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Σάββατο, 13 Ιουλίου, 2024
ΑρχικήEnglish EditionManta ray: The gentle devils of the sea

Manta ray: The gentle devils of the sea

By Fanis Michalakis, 

The first fish to ever exist had a skeleton made of cartilage. Some fish called Osteichthyes developed a skeleton made of hard bones, but others kept the original skeleton. These are called Chondrichthyans, and they are a group of fish that include sharks, skates, and rays. Rays are like flat-bodied sharks. They have a very flattened body, and their pectoral fins, which they use to swim, are fused to the sides of the head, creating a disk- like shape. All rays have 5-7 gill slits that are usually facing downward as well. The largest of the rays belong to the Myliobatiforme order, in the Mobulidae family, which are also known as “devil rays”. They get their name from their cephalic fins which resemble horns.

Among the devil rays exist the Manta rays, which are two species, one that lives close to coasts and reefs (Mobula alfredi), and one that lives in the open sea, and can be found in great depths or close to the surface (Mobula birostri). The second one is the largest, with an average length of 7 meters. Manta rays are arguably the most well-known rays, due to their unique diamond shape, size, and cuteness. It also helps that although they are massive, they are harmless to humans. They are unique as their mouth is positioned facing forward instead of downward (like in the sawfish), which allows them to take advantage of a very effective way of feeding. They simply open their mouths, position their cephalic fins in a way to guide the water to their mouths, and just swim forward in areas where there is a lot of plankton. Studies have shown that they mostly feed on plankton, but due to their feeding method, they also eat microscopic shrimp and fish. Sometimes, they swim in packs when they migrate, and they have been observed feeding together.

Image source: papahanaumokuakea.gov, Photo Credit: James Watt

Any research done on manta rays is based on observations of their behaviour and dead individuals. One of the biggest problems with research is observation, which is scarce especially in the oceanic manta ray, as we can only study them when they are close to the surface and then lose them again when they dive back down. A great way to find out more about the food would be to sample water from the area when they feed. Unfortunately, with the current technology, it is impossible. We also do nοt find many dead individuals to study, and since both species are classified as Vulnerable (VU) or Endangered (EN) by IUCN we can only study individuals that died from natural causes. The most effective way to find out about their diet is by checking and studying their guts. So, researchers have tried to identify the stomach contents and from what they have gathered, it seems that they feed on mesopelagic plankton, even though we see them close to the surface. There is a theory about their behaviour in feeding and their decision to move closer to the surface. Unlike us, manta rays are ectotherms, meaning that the environment is the deciding factor for their body temperature. However, they are also giants and they lose heat at a slower rate than other animals, which allows them to tolerate colder waters in deeper seas for longer periods of time. Still, they need a recovery period close to the surface where the water is warmer before going back to deeper water.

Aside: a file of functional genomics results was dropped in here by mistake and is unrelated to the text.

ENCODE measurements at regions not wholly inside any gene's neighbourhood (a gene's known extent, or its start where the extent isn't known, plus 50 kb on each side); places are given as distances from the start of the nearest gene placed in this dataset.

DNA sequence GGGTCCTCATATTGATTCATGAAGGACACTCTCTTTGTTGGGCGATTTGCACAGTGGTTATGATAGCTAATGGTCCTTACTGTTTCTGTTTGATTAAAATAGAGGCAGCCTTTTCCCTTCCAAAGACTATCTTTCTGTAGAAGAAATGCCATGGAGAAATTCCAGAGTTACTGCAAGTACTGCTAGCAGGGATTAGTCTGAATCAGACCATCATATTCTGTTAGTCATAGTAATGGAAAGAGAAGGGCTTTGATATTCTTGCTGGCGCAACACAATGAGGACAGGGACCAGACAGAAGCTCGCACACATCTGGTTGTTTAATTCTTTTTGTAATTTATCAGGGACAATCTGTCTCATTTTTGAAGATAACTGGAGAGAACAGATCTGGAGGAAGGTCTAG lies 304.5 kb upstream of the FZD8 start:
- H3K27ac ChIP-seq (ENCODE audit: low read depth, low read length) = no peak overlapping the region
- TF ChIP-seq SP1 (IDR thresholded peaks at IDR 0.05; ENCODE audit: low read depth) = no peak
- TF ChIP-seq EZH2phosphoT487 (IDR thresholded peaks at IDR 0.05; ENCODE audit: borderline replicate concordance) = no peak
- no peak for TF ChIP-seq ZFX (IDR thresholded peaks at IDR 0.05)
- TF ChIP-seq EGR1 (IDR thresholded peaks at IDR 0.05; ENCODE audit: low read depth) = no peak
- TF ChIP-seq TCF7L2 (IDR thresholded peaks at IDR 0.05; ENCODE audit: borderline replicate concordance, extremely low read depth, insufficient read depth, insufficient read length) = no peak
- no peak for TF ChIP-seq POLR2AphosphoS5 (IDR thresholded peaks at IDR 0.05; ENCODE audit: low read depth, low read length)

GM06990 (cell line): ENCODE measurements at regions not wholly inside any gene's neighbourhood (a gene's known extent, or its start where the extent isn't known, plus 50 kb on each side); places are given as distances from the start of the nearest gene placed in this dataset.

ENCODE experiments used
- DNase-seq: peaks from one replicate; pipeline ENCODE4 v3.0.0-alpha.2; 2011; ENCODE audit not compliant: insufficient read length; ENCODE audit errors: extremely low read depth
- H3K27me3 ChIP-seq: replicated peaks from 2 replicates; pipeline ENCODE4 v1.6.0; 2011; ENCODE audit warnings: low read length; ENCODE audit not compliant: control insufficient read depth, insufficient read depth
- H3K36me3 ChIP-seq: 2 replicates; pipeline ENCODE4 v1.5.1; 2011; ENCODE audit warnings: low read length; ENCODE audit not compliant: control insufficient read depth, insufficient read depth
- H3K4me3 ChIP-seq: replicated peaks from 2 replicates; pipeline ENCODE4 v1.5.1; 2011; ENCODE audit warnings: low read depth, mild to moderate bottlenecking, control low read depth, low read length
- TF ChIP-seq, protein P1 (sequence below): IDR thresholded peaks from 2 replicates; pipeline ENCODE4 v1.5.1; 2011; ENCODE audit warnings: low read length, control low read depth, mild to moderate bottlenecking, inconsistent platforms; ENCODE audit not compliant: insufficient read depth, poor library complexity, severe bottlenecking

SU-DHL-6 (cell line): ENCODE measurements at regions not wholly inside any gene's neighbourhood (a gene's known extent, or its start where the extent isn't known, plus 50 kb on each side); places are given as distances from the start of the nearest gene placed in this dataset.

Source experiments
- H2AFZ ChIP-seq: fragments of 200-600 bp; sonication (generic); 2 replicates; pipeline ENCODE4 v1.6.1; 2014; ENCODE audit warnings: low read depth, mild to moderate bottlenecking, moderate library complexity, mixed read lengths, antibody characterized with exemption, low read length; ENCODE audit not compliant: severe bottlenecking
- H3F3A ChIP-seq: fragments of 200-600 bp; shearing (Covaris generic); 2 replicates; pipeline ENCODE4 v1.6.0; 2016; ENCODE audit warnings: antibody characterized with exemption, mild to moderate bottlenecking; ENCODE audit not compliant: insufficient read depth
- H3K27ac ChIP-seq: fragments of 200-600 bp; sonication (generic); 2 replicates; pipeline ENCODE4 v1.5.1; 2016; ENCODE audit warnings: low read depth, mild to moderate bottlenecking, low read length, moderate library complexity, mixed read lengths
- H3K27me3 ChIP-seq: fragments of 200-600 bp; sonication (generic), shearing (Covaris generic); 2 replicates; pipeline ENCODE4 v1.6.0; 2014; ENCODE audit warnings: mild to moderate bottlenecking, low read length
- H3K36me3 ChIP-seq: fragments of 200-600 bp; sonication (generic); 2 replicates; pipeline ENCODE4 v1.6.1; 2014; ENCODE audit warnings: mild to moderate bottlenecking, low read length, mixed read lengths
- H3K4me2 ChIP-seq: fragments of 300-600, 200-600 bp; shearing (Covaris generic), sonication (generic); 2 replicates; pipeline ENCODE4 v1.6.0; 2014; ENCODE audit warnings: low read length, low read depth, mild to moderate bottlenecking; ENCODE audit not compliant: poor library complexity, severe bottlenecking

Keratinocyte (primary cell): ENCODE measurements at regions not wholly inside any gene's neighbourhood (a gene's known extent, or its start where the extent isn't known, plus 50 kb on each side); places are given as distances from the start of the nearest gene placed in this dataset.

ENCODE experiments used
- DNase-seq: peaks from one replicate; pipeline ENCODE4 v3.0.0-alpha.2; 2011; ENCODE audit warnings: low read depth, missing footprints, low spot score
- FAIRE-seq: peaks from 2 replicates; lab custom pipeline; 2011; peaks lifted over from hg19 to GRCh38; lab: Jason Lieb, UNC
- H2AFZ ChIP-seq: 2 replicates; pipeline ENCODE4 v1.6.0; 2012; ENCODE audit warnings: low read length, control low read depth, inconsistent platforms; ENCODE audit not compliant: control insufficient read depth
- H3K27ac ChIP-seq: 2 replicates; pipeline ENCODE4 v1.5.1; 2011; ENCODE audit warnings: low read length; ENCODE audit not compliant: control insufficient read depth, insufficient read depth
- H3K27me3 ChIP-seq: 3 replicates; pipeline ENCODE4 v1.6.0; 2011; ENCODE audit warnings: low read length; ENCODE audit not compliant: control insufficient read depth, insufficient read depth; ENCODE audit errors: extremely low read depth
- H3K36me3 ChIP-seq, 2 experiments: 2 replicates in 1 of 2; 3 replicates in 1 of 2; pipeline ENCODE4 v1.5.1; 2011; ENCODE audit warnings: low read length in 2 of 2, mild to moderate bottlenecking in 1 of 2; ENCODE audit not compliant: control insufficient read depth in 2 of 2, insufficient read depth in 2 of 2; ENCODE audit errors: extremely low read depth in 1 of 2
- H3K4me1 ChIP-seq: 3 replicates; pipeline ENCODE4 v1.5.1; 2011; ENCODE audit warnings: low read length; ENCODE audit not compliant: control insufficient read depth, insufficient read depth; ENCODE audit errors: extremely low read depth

The behaviour of the manta ray is bizarre. There are instances where an individual jumped out of the water, as many dolphins and whales do, with great thrust and splashed back into the water. We still do nοt know what led to this. It might be part of a mating ritual, communication, or an attempt to get rid of parasites. On that note, parasites can get attached to the manta ray’s body which is why some individuals visit reefs which house cleaner fish. These fish specialize in eating parasites from the bodies (or even mouths) of others, which is a win-win situation. The “host” cleaner fish gets food, and the “client” reduces the number of parasites on it. Manta rays need to always keep swimming forward to force water to their gills to breathe, meaning that they can’t rest on the ocean floor, like other rays can.

Unfortunately, today both species have witnessed a huge decline of population with 80% of the individuals gone in some areas. The most common cause is hunting for their gills which are used for “traditional” Chinese medicine. What’s worse is that this practise is not even backed up by ancient texts. Thankfully, some countries have recognized the importance of the preservation of the species and have taken measures to ensure their longevity. This is why in some countries it is illegal to hunt manta rays. This decision also helps the economy of the country, since a dead manta ray will be a “one use” source of income, while a live one can raise so much more through tourism. Even if the reasons behind the protection of manta rays are monetary and not “pure”, hopefully these conservation areas will function as a safe haven and will allow manta rays to bounce back.

  • The ecology and social behavior of a resident manta ray (M. alfredi) population off Maui, Hawaii. researchgate.net. Available here 
  • Manta birostris, predator of the deep? Insight into the diet of the giant manta ray through stable isotope analysis. royalsocietypublishing.org. Available here 


Fanis Michalakis
Fanis Michalakis
He was born in 2002 in Athens, Greece and he studies Biology at the National and Kapodistrian University of Athens. He is a volunteer at Archelon, and at the Zoology Museum of UOA. He is currently learning French and does dives whenever he has a free weekend.